Therefore, there is a tendency for the milk production of high-yielding cows in the herd to return to average, rather than average-yielding cows to become low-yielding. Other important factors include the severity of the lesion (lesions of greater severity will produce a greater reduction in yield), and how early the lameness is identified and treated. Many studies report milk losses occurring up to five months after the diagnosis of lameness (Green et al, 2002), while more recent research has shown that yields can drop as much as three months prior to diagnosis (Amory et al, 2008; Green et al, 2010). Identifying lameness earlier means the lesion will be at a less severe stage when treatment is instigated; cows will recover from lameness more quickly (Leach et al, 2012), and milk production losses can be minimised.

The reduction in milk production caused by lameness reported by various studies is difficult to compare for a number of reasons, including: varying definitions of lameness, different methodologies used for the analysis, and different methods of presenting data (some studies report lost production per day, while others report total losses over the entire lactation). Furthermore, studies have been conducted in many different types of cows with varying levels of baseline yields. Some studies have quantified the effect of lameness in general (not related to a specific condition), some have examined the effects relating to specific foot disorders, while others have examined the effect of different severities of lameness on milk yield. Considering studies that have reported milk losses over an entire lactation, losses range from 270kg and 574kg (Huxley, 2013). In an Irish study by O’Connor et al (2023), significant milk yield losses of up to 1.6 per cent of the average yield were associated with mobility score (MS)2 (on a 0-3 scale, with 0 representing normal mobility and 3 representing severely impaired mobility; AHDB 2013), and yield losses of up to six per cent were associated with MS3.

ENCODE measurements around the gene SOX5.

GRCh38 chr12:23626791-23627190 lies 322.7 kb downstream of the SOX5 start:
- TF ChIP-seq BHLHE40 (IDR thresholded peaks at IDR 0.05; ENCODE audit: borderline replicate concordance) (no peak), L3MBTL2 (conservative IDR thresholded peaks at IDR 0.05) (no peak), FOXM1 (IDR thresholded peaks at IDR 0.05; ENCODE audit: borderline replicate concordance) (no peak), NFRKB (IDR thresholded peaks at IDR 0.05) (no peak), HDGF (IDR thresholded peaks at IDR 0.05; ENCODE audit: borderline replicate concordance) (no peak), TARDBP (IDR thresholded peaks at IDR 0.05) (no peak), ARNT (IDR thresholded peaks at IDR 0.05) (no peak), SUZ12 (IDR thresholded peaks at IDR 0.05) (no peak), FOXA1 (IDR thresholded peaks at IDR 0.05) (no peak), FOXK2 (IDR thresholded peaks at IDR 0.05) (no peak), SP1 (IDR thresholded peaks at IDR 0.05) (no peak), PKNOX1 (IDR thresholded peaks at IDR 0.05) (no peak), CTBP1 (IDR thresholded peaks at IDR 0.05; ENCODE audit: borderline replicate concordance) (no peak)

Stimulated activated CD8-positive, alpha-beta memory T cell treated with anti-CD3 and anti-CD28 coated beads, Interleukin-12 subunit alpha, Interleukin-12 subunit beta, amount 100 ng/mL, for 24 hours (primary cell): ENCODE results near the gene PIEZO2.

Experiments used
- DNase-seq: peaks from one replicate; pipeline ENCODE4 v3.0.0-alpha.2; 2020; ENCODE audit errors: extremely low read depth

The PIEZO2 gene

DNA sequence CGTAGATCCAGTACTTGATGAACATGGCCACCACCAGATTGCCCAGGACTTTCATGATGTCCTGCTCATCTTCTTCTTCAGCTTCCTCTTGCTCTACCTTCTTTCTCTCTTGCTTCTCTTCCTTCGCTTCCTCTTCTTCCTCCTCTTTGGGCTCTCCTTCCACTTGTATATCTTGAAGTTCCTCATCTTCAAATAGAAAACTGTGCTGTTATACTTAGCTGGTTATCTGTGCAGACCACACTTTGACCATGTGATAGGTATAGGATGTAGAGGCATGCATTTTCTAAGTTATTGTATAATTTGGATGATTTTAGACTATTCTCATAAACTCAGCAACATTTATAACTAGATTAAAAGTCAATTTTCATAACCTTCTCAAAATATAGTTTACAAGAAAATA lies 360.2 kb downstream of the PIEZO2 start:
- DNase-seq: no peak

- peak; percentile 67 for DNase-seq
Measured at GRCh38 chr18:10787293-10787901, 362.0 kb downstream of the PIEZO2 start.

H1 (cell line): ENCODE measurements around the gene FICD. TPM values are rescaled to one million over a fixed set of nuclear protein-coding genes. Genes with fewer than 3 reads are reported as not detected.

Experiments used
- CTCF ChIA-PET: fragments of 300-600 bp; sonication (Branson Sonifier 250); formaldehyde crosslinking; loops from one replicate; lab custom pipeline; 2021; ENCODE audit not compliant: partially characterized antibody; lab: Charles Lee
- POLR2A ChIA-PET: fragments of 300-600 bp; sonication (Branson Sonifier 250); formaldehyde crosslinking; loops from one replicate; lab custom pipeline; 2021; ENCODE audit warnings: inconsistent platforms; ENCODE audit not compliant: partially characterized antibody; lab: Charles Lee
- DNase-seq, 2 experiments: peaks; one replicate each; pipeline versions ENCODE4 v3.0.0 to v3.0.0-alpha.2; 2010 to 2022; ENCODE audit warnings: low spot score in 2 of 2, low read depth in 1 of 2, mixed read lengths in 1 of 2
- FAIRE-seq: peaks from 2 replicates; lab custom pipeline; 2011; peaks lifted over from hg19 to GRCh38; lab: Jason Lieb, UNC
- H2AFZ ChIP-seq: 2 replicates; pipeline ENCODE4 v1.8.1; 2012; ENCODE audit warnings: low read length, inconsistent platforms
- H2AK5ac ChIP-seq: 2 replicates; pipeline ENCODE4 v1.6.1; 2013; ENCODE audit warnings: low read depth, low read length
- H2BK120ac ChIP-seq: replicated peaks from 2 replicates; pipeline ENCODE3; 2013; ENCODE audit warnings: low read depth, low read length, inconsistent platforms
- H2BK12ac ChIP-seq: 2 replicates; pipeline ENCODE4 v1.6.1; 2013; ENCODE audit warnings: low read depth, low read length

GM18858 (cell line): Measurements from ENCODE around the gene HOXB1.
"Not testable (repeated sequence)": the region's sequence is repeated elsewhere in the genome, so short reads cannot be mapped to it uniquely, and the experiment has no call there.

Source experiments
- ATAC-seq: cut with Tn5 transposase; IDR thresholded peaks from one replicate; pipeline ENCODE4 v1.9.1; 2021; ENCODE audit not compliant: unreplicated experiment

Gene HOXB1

Figure 2: White line disease (WLD).

Figure 3: Mortellaro’s Digital Dermatitis.

Lameness and reproductive performance

It is also well-established that lameness negatively affects reproductive performance. Lame cows have reduced fertility for a number of reasons. The pain associated with lameness significantly alters their behaviour and they show less signs of oestrus, making it more difficult for the farmer to detect them in heat. Lame cows have increased inflammatory and stress indicators, which alters the functioning of the hypothalamus–pituitary–ovarian axis. They also eat less (González et al, 2008), and have longer and deeper periods of negative energy balance; which in turn leads to suppressed reproductive performance.

WLD in this calculation includes a 10 per cent incidence of severe cases of foot abscess or toe necrosis

Milk yield loss with WLD = 1.6 per cent reduction in annual milk yield for a MS 2 cow (O’Connor et al, 2023) from a herd with an average herd 305 day yield of 6000L

Taken from: Esslemont, R. J., Kossaibati, M. (2002). “The cost of poor fertility and disease in UK dairy herds.” Daisy research report No.5.

Table 2: Cost of White Line Disease (WLD) a.

This is seen as lower submission rate to first service (Somers et al, 2015), delayed ovarian cyclicity (Garbarino et al, 2004), reduced conception rate (Bicalho et al, 2007; Alawneh et al, 2010; Mellado et al, 2018), increased interval between calving and conception (Alawneh et al, 2010), and increased incidence of ovarian cysts (Melendez et al, 2003). Lame cows also seem to be more prone to uterine infections post-partum and have higher pregnancy losses (Tsousis, 2022)